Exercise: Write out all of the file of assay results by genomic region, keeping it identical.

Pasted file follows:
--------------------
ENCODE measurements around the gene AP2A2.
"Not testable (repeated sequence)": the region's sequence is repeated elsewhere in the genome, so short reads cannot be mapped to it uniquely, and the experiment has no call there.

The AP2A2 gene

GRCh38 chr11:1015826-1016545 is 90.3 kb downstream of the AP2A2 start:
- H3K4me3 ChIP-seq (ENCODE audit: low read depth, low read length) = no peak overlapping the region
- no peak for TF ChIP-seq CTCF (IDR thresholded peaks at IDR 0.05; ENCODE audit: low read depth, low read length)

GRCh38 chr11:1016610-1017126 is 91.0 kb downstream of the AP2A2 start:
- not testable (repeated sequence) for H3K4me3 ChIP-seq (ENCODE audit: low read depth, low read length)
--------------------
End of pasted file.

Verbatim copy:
ENCODE measurements around the gene AP2A2.
"Not testable (repeated sequence)": the region's sequence is repeated elsewhere in the genome, so short reads cannot be mapped to it uniquely, and the experiment has no call there.

The AP2A2 gene

GRCh38 chr11:1015826-1016545 is 90.3 kb downstream of the AP2A2 start:
- H3K4me3 ChIP-seq (ENCODE audit: low read depth, low read length) = no peak overlapping the region
- no peak for TF ChIP-seq CTCF (IDR thresholded peaks at IDR 0.05; ENCODE audit: low read depth, low read length)

GRCh38 chr11:1016610-1017126 is 91.0 kb downstream of the AP2A2 start:
- not testable (repeated sequence) for H3K4me3 ChIP-seq (ENCODE audit: low read depth, low read length)